During the papal conclave, as Roman Catholics around the world watch to see who the College of Cardinals selects to be the next Pope, some might be curious about how the Vatican shares the progress of the cardinals' decision-making via the black or white smoke coming from atop the Sistine Chapel.
The smoke, black if the conclave has yet to select a Pope and white if the 115 cardinals have made their decision, originates in two stoves in the chapel that share a common flue, or chimney.
In one stove the cardinal's voting ballots are burned, while in the second the white or black smoke is released. The two stoves burn simultaneously, releasing the conjoined smoke from atop the chapel to signal to the faithful in St. Peter's Square, and to the world beyond, the conclave's status.
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To select a new Pope, a two-thirds supermajority vote is required, as well as the willingness of the individual elected.
Traditionally, following a vote in which no Pope was selected, damp straw was added to the ballots to create a sooty black smoke.
However, after several false alarms in 1958's papal conclave, the Vatican started using chemicals to accurately relay the announcement, according to the New York Times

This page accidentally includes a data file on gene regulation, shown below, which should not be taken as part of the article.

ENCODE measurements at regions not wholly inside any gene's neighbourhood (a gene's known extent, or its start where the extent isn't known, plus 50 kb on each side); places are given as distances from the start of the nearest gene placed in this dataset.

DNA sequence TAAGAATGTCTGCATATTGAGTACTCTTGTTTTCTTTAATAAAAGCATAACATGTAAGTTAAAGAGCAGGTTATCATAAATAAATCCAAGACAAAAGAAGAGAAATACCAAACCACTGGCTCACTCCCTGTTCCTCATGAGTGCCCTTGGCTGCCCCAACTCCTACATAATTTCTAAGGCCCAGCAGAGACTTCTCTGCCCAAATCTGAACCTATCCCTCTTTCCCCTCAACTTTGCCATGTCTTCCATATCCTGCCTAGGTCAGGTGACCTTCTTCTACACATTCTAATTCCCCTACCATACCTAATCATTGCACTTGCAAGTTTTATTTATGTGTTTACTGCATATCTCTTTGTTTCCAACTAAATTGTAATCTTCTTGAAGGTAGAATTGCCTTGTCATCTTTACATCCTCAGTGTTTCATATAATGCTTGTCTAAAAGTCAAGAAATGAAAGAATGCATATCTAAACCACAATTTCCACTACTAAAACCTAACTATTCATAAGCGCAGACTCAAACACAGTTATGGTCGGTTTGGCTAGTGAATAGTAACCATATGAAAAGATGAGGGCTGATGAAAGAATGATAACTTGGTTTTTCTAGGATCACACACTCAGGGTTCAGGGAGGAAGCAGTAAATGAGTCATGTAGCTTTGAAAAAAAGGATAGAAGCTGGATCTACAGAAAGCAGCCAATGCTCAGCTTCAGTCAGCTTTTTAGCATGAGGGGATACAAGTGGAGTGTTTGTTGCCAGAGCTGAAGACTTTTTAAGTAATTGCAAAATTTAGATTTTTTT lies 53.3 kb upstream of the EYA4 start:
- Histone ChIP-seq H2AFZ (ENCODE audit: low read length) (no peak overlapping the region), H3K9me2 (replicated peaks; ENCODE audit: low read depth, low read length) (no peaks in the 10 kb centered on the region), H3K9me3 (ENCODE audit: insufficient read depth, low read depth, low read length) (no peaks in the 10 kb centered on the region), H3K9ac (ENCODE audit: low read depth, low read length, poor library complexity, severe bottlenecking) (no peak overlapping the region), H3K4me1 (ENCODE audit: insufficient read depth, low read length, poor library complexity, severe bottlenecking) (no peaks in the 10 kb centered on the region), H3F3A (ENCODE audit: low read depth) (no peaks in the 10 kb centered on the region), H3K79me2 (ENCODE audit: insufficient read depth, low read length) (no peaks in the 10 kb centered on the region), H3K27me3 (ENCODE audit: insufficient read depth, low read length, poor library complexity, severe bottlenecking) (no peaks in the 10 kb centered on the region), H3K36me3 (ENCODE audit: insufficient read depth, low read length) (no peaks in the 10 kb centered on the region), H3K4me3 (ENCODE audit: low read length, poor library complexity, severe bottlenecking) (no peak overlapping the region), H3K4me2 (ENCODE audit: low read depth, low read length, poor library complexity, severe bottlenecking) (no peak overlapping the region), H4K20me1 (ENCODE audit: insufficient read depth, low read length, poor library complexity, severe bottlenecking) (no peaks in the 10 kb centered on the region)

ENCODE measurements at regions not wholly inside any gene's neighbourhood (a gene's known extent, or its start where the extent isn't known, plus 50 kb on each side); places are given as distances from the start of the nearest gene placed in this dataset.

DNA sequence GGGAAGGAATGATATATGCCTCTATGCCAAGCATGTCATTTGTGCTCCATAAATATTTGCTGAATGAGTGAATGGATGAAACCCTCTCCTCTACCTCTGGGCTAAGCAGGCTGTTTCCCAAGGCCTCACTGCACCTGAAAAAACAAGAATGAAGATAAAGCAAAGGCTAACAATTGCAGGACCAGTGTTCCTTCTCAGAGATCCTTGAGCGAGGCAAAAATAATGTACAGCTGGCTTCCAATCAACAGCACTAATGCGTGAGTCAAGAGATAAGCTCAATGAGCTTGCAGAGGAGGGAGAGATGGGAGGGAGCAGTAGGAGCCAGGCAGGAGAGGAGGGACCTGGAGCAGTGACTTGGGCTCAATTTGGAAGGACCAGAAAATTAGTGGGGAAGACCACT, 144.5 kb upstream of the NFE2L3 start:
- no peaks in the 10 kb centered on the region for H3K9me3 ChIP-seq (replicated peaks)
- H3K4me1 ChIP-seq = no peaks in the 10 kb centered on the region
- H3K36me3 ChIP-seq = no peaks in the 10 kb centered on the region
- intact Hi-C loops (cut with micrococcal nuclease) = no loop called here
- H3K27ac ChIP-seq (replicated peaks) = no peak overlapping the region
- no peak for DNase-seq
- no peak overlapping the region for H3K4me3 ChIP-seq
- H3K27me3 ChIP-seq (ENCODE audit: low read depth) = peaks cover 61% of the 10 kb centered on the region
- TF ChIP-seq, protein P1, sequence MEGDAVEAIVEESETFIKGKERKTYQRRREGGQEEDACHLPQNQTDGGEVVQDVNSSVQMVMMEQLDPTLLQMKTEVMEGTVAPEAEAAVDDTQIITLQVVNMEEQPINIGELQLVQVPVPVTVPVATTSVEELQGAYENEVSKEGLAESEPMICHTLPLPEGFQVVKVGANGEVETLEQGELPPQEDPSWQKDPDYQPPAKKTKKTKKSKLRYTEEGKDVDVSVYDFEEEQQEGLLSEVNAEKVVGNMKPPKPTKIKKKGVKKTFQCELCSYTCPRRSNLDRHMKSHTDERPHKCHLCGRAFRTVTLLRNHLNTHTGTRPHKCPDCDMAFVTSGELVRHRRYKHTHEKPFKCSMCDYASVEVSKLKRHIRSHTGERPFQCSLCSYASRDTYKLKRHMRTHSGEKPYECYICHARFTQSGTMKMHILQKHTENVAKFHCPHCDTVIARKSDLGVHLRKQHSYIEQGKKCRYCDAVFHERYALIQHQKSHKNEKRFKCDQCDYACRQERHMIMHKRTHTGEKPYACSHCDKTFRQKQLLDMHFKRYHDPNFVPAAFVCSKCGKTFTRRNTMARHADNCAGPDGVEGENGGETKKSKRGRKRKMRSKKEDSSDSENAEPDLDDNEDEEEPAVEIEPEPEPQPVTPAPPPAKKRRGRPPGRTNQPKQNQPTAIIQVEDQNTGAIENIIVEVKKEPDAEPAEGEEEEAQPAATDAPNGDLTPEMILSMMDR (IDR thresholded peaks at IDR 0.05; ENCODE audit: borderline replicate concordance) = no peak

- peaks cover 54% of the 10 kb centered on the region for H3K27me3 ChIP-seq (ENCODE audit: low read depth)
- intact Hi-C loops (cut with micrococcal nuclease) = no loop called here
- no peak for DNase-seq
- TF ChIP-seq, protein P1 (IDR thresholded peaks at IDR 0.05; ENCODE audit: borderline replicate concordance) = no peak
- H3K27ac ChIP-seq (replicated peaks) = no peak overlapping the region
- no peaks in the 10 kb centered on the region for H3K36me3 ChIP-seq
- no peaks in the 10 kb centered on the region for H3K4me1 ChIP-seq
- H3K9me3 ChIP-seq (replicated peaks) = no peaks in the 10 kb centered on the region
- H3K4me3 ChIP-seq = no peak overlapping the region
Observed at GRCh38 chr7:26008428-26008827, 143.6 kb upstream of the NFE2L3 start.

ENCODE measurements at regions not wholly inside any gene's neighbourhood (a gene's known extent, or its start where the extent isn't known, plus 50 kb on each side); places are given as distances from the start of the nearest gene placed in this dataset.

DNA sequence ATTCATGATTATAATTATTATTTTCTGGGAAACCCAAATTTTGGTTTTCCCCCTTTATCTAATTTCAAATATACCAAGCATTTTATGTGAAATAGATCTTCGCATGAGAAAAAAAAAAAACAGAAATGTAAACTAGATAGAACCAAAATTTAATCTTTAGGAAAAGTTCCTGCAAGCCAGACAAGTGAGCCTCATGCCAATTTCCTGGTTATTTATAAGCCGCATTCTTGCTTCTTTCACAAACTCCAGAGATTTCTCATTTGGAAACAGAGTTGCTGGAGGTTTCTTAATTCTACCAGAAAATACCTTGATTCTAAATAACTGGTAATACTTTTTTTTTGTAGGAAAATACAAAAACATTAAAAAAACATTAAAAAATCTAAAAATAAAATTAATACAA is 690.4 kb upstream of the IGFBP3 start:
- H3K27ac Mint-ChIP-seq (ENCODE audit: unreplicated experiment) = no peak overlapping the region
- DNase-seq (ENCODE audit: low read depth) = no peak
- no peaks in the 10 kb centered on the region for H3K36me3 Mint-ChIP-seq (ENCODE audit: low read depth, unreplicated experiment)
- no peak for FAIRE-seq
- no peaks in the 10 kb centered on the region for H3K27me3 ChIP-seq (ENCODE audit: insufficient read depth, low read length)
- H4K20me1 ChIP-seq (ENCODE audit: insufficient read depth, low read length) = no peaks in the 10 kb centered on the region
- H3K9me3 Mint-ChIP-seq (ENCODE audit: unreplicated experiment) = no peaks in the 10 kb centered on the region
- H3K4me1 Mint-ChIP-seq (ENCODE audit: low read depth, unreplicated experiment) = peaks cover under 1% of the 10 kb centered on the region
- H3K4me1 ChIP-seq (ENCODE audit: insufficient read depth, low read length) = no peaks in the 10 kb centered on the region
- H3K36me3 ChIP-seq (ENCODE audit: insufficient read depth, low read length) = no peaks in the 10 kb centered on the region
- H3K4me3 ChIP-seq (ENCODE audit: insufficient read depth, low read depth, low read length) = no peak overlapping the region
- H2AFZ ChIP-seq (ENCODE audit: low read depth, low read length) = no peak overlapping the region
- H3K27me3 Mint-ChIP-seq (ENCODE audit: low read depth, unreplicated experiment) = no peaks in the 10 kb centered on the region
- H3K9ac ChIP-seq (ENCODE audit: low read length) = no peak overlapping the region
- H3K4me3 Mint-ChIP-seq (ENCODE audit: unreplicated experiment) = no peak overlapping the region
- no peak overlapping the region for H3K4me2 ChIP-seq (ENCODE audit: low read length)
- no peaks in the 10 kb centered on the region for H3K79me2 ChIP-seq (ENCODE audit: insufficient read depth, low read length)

The process was altered further in 2005 when the Vatican began using cartridges that would produce about six minutes of the desired smoke. In case any confusion remains as to the color of the smoke, bells from St. Peter's Basilica are also rung to announce the election of a new Pope.
What chemicals are used to create the black or white smoke remains a mystery.
Rev. Thomas Rosica, a Vatican spokesman, told the Times that the chemicals in the cartridges were prepared by technicians "from several different elements."
According to Ben Baxter, director of Pea Soup Limited, an English smoke-machine supplier in Ingleby Barwick, potassium chlorate is likely a principal chemical used in the process, considering that it ignites easily and creates a fine white smoke while burning.
Baxter suggested potassium chlorate is also used for black smoke, along with a black dye to coat the smoke particles.
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"It’s less nasty than anything that would create black smoke in the olden days," said Baxter.
The papal conclave, which began on Monday, is the oldest ongoing method for choosing the leader of any institution according to The Election Law Journal.
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